The rain fell steadily outside, leaving the unpaved paths running through the town and the surrounding countryside choked with thick mud. In this bleak and dreary picture, it was hard not to notice the paladin riding into town; his hair was red as fire, his armor shone brilliantly, and his steed was white as driven snow.
The young man made his way toward the run-down tavern, and his horse seemed to vanish as soon as he was no longer astride it.
The tavern itself was as dreary inside as it was out, although it was a fair bit warmer. The patrons inside were few, though the occupants of one table stood out just as much as the paladin did—a stern-looking, but beautiful woman with tresses of crimson and a dress of black; a weathered, but defiant old man in a suit of armor and white tabard, bearing a huge mace; and a sinister, gaunt man with scraggly black hair, clothed in faded black robes with rust-colored stains, his hood pulled over his face as far as it would go.
Somewhat unsurprisingly, the paladin walked over to their table.
“You’re late,” the woman said, laying a deck of cards out for a game of solitaire, not bothering to look up from the table.
“I had some issues with travel,” the paladin remarked, pulling up a chair. “It’s considerably harder to get around when you’re trying to go unnoticed.”
“And yet the three of us managed to get here on time,” she continued, still focused on the cards. “Your lack of discipline is not surprising. Perhaps if you had more, you and your followers would not have failed as utterly and as spectacularly as they did.”
“Discipline,” the old man interjected sternly, “is not the problem here. It was our arrogance that doomed us to this fate.” He shifted in his chair, turning to face the woman. “We underestimated them, and instead of treating them as the very worthy opponents they have turned out to be, we treated them as mere annoyances. Hopefully the others will not make the same mistake.”
“Our army should’ve crushed them like bugs,” the paladin muttered, half to himself. “Four people versus a highly trained strike force of twenty with divine force flowing through them? Should’ve been no contest.” The old man looked at the paladin and sighed, fully aware that the punk kid was missing his point.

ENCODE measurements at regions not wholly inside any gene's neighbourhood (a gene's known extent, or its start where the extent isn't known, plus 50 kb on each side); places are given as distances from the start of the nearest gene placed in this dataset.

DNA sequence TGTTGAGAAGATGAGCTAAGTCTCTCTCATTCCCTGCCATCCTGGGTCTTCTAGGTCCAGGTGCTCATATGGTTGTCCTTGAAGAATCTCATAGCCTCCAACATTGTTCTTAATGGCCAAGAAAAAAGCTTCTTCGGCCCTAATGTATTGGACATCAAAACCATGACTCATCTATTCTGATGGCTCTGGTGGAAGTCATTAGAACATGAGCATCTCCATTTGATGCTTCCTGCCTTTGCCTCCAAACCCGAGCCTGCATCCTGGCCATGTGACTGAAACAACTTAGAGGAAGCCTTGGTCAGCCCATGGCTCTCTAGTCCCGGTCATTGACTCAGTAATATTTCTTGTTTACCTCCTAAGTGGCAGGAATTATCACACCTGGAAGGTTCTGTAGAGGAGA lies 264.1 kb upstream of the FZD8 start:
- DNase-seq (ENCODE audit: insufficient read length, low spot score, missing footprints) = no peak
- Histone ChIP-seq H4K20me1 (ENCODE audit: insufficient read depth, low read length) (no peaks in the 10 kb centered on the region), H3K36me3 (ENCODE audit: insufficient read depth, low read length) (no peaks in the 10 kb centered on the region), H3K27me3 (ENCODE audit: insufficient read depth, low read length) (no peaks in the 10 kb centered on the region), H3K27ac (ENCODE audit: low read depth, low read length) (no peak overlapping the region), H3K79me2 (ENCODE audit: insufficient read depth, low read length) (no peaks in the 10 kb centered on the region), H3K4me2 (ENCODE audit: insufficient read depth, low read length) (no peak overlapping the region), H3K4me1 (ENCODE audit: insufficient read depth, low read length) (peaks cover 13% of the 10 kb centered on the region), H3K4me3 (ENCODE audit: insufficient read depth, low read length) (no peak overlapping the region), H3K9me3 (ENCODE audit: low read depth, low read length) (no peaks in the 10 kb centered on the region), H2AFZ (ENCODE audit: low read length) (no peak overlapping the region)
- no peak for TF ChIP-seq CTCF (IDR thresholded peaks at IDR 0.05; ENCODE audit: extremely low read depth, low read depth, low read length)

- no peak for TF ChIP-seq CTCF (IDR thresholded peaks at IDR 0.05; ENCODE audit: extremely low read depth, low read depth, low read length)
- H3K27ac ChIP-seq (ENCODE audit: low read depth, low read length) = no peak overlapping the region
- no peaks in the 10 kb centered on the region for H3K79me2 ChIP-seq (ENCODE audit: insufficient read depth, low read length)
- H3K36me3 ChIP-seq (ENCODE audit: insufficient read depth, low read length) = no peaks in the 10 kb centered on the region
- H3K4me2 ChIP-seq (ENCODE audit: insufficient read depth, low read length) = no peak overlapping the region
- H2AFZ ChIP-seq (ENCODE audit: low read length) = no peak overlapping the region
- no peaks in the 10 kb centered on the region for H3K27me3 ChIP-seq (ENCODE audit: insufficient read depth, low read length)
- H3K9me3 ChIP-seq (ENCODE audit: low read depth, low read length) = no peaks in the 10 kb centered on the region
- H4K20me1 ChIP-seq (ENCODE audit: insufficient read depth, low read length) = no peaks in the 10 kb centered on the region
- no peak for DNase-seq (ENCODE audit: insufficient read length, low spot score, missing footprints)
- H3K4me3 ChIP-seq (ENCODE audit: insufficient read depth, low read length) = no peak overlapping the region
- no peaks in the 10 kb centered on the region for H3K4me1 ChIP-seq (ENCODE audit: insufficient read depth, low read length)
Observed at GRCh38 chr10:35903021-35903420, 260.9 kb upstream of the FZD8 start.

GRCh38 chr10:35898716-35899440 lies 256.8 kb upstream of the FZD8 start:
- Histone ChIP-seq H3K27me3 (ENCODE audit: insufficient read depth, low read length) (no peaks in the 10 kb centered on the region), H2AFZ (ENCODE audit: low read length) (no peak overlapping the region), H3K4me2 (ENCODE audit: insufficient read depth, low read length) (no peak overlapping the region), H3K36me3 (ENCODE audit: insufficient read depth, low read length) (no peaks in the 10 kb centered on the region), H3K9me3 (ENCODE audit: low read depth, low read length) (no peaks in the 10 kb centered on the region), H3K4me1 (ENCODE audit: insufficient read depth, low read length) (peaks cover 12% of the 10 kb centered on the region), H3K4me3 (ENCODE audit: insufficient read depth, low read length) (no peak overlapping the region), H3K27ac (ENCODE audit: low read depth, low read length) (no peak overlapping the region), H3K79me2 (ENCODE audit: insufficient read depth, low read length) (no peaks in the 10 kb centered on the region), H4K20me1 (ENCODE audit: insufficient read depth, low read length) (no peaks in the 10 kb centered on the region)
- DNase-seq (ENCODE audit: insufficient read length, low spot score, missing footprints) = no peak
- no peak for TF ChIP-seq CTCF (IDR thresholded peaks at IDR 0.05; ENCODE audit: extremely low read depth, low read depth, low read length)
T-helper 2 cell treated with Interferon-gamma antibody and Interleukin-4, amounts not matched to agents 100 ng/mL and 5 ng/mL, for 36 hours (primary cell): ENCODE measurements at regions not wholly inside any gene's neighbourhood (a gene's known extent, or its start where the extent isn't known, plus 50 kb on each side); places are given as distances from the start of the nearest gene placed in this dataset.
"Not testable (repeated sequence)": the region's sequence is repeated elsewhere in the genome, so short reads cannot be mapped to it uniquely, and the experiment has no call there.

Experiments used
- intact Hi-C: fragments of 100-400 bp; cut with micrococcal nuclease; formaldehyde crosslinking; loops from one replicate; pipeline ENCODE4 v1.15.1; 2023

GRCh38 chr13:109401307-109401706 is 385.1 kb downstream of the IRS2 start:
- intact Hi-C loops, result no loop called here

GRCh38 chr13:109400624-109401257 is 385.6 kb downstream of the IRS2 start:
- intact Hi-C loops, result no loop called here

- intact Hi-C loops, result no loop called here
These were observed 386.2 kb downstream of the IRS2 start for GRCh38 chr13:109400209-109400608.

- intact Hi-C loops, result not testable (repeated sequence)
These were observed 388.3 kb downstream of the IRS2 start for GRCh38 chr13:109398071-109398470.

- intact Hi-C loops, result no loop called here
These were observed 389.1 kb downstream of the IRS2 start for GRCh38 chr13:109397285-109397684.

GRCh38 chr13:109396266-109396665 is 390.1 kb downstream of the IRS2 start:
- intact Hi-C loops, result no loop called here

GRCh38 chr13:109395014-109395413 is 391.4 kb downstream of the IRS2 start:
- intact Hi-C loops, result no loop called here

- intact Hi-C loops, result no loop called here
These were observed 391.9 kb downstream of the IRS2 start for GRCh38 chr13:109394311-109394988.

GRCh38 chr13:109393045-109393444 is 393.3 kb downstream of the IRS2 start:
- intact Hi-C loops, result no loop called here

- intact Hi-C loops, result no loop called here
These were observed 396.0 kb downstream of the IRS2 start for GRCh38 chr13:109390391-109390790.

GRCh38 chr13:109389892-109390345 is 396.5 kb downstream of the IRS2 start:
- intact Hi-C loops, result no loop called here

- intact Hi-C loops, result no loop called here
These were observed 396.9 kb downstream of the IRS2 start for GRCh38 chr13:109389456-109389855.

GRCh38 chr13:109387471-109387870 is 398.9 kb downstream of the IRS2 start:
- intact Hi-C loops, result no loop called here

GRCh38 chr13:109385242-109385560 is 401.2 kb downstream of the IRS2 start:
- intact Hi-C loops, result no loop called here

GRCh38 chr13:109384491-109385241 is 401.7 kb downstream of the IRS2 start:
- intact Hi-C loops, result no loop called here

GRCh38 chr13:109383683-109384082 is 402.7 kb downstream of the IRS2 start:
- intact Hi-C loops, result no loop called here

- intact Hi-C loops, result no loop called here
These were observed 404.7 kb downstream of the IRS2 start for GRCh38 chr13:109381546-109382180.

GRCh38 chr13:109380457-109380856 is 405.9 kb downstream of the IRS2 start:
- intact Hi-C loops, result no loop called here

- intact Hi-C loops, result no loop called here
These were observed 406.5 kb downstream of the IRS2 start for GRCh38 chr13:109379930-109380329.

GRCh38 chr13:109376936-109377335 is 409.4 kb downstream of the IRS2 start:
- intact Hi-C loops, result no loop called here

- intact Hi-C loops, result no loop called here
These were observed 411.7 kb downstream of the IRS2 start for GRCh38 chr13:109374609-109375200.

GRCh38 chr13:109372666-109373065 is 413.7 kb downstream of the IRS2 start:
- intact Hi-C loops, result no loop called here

“Well, then,” the woman said quietly, “where do we go from here? Hang back and wait for someone to succeed?” She finally looked up from the table, flashing her piercing emerald eyes at her companions. “Take matters into our own hands?”
The hooded figure sitting next to her smiled wickedly at the suggestion of slaughter, revealing his sickly green teeth and causing the other two men at the table to elicit looks of revulsion. “Now is not the time for us to strike,” the old man said thoughtfully, causing the hooded one to become crestfallen. “We’re at our weakest now, and we must be careful. We had our chances. We dropped the ball. It’s up to the next one now.”
“Who is the next one in line?” the paladin asked half-mindedly.
“It’s the lich’s turn,” hissed the hooded one, “and he should not disappoint. He’s got more to lose than the rest of us. Though the arrogance may yet prove to be a problem for him as it was for us. He’ll use his most powerful allies if he’s smart.”
“Though just as likely,” the woman sighed, “he’ll choose to deal with the matter in person. I can’t see him leaving anything this important up to chance. Not when it comes to keeping secrets this dark, anyway.”